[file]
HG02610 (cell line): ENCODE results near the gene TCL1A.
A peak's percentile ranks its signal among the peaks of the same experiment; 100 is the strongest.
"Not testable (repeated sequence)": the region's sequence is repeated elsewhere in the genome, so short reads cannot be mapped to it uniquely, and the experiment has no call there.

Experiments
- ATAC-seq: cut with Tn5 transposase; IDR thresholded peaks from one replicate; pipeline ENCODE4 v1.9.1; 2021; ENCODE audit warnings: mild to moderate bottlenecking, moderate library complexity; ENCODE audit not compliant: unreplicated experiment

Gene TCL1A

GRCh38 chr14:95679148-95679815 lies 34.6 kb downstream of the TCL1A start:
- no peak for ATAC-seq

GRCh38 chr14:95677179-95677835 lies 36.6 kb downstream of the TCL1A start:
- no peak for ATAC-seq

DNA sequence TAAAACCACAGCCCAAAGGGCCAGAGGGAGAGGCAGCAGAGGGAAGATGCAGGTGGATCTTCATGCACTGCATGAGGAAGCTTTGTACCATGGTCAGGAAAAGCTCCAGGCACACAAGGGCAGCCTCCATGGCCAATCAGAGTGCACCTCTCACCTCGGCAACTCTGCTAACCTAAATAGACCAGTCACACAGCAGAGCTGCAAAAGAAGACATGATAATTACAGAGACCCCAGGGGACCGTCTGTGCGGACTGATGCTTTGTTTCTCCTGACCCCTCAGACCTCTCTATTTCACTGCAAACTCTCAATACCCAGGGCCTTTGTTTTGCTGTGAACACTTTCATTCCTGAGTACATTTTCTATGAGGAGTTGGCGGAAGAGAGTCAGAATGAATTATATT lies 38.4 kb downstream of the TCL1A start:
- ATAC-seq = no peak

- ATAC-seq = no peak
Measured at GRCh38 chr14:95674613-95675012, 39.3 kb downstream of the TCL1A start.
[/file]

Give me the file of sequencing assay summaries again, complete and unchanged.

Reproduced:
HG02610 (cell line): ENCODE results near the gene TCL1A.
A peak's percentile ranks its signal among the peaks of the same experiment; 100 is the strongest.
"Not testable (repeated sequence)": the region's sequence is repeated elsewhere in the genome, so short reads cannot be mapped to it uniquely, and the experiment has no call there.

Experiments
- ATAC-seq: cut with Tn5 transposase; IDR thresholded peaks from one replicate; pipeline ENCODE4 v1.9.1; 2021; ENCODE audit warnings: mild to moderate bottlenecking, moderate library complexity; ENCODE audit not compliant: unreplicated experiment

Gene TCL1A

GRCh38 chr14:95679148-95679815 lies 34.6 kb downstream of the TCL1A start:
- no peak for ATAC-seq

GRCh38 chr14:95677179-95677835 lies 36.6 kb downstream of the TCL1A start:
- no peak for ATAC-seq

DNA sequence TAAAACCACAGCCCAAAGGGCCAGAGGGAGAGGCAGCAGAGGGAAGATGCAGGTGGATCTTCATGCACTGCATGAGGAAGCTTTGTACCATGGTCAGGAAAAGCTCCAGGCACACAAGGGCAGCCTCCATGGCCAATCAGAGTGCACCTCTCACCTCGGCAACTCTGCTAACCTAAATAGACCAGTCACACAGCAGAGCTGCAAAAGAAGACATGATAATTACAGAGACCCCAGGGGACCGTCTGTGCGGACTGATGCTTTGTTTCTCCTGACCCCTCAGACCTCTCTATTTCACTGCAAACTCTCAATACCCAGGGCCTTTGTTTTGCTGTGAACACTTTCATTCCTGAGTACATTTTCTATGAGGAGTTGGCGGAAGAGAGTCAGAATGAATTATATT lies 38.4 kb downstream of the TCL1A start:
- ATAC-seq = no peak

- ATAC-seq = no peak
Measured at GRCh38 chr14:95674613-95675012, 39.3 kb downstream of the TCL1A start.